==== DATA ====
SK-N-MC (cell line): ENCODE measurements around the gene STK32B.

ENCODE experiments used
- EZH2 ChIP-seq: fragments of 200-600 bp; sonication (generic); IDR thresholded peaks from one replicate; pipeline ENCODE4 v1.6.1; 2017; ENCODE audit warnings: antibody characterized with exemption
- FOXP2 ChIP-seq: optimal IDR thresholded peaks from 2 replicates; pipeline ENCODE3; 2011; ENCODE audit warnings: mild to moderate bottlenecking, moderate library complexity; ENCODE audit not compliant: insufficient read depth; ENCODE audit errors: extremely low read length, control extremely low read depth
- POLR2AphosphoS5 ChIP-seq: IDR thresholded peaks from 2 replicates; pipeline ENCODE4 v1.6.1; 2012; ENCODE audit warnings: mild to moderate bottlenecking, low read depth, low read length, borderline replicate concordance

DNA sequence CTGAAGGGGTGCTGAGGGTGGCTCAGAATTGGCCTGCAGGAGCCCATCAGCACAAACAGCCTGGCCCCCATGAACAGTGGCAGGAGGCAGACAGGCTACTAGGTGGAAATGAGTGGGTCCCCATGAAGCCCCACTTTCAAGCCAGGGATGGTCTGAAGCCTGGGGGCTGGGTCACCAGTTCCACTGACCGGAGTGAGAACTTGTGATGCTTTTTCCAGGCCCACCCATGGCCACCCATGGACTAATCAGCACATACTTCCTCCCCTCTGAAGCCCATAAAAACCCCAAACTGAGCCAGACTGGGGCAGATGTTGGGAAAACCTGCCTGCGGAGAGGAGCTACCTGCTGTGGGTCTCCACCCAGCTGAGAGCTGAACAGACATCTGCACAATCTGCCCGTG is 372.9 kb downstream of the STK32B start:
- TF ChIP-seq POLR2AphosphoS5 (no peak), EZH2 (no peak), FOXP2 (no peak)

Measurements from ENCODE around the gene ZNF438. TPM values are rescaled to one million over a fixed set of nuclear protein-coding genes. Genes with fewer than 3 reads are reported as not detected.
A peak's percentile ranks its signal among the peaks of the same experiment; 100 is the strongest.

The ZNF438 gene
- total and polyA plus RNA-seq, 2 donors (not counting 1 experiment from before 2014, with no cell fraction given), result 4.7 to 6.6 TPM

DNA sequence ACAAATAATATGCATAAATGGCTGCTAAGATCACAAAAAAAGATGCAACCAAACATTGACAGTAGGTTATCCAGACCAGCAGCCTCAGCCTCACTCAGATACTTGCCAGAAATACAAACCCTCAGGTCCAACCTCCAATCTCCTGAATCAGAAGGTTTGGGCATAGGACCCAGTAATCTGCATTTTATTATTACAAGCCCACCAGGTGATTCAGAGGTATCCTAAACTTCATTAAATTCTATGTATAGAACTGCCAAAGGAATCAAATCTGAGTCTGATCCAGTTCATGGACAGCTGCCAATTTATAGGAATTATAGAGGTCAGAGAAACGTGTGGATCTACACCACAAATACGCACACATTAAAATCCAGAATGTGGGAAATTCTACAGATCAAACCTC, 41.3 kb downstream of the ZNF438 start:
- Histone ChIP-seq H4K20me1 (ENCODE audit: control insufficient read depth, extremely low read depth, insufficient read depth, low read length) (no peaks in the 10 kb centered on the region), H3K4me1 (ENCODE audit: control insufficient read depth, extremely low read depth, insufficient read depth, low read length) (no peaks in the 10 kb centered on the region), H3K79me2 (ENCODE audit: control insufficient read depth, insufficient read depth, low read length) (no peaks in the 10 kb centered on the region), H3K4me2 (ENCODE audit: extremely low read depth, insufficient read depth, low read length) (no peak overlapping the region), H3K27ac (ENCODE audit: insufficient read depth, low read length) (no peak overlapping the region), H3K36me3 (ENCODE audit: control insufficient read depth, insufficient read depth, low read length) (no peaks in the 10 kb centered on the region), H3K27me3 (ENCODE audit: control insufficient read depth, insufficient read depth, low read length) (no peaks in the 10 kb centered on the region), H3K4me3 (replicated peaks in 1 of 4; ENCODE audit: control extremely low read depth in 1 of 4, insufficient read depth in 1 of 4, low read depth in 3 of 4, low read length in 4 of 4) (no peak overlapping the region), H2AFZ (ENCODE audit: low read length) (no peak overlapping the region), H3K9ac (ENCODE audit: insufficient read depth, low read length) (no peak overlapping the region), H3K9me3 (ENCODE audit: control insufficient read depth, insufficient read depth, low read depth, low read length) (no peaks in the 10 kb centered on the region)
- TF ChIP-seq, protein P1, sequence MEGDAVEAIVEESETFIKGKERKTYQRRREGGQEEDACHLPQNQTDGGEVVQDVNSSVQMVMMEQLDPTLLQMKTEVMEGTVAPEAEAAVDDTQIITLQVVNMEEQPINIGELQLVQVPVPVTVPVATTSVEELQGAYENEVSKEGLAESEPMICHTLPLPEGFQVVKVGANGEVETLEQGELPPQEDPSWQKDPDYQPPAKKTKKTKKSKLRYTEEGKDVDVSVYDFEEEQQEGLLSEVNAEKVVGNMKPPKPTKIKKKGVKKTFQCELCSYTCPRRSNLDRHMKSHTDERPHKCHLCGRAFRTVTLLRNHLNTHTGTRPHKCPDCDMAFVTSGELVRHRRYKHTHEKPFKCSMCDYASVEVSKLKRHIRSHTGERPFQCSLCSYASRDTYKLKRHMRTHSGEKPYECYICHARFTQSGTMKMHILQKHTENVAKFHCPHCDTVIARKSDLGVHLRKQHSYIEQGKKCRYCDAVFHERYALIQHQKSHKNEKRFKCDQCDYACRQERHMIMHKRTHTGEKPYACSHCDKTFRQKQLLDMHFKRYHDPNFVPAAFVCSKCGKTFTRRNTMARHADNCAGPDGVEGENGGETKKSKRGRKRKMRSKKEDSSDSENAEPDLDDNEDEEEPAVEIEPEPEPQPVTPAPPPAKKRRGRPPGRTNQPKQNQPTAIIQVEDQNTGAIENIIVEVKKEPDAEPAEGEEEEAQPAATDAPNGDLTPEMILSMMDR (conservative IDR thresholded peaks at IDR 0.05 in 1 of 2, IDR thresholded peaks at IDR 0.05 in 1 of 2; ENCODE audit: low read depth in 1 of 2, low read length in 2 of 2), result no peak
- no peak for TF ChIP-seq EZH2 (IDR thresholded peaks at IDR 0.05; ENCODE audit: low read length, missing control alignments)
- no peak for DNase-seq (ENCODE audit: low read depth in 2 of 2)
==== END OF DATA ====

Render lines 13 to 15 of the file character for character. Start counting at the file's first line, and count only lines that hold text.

- Histone ChIP-seq H4K20me1 (ENCODE audit: control insufficient read depth, extremely low read depth, insufficient read depth, low read length) (no peaks in the 10 kb centered on the region), H3K4me1 (ENCODE audit: control insufficient read depth, extremely low read depth, insufficient read depth, low read length) (no peaks in the 10 kb centered on the region), H3K79me2 (ENCODE audit: control insufficient read depth, insufficient read depth, low read length) (no peaks in the 10 kb centered on the region), H3K4me2 (ENCODE audit: extremely low read depth, insufficient read depth, low read length) (no peak overlapping the region), H3K27ac (ENCODE audit: insufficient read depth, low read length) (no peak overlapping the region), H3K36me3 (ENCODE audit: control insufficient read depth, insufficient read depth, low read length) (no peaks in the 10 kb centered on the region), H3K27me3 (ENCODE audit: control insufficient read depth, insufficient read depth, low read length) (no peaks in the 10 kb centered on the region), H3K4me3 (replicated peaks in 1 of 4; ENCODE audit: control extremely low read depth in 1 of 4, insufficient read depth in 1 of 4, low read depth in 3 of 4, low read length in 4 of 4) (no peak overlapping the region), H2AFZ (ENCODE audit: low read length) (no peak overlapping the region), H3K9ac (ENCODE audit: insufficient read depth, low read length) (no peak overlapping the region), H3K9me3 (ENCODE audit: control insufficient read depth, insufficient read depth, low read depth, low read length) (no peaks in the 10 kb centered on the region)
- TF ChIP-seq, protein P1, sequence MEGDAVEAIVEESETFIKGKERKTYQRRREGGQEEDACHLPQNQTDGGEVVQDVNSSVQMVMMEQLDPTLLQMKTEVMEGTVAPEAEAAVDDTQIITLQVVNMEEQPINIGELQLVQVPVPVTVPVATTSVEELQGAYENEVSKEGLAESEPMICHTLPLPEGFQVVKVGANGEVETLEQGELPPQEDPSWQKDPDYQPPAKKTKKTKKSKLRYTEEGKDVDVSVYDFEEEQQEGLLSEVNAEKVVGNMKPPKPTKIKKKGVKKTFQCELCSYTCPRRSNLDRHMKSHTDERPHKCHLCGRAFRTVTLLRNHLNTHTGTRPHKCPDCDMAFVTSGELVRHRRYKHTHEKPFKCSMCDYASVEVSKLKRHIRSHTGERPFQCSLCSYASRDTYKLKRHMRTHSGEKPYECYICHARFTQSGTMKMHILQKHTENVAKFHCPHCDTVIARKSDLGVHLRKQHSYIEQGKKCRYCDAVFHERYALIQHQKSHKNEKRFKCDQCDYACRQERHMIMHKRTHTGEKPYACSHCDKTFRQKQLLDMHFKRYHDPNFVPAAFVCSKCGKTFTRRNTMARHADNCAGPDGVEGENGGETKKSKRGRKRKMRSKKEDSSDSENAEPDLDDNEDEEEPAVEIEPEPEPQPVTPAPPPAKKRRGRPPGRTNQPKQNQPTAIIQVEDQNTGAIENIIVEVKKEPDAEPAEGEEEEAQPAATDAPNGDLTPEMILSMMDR (conservative IDR thresholded peaks at IDR 0.05 in 1 of 2, IDR thresholded peaks at IDR 0.05 in 1 of 2; ENCODE audit: low read depth in 1 of 2, low read length in 2 of 2), result no peak
- no peak for TF ChIP-seq EZH2 (IDR thresholded peaks at IDR 0.05; ENCODE audit: low read length, missing control alignments)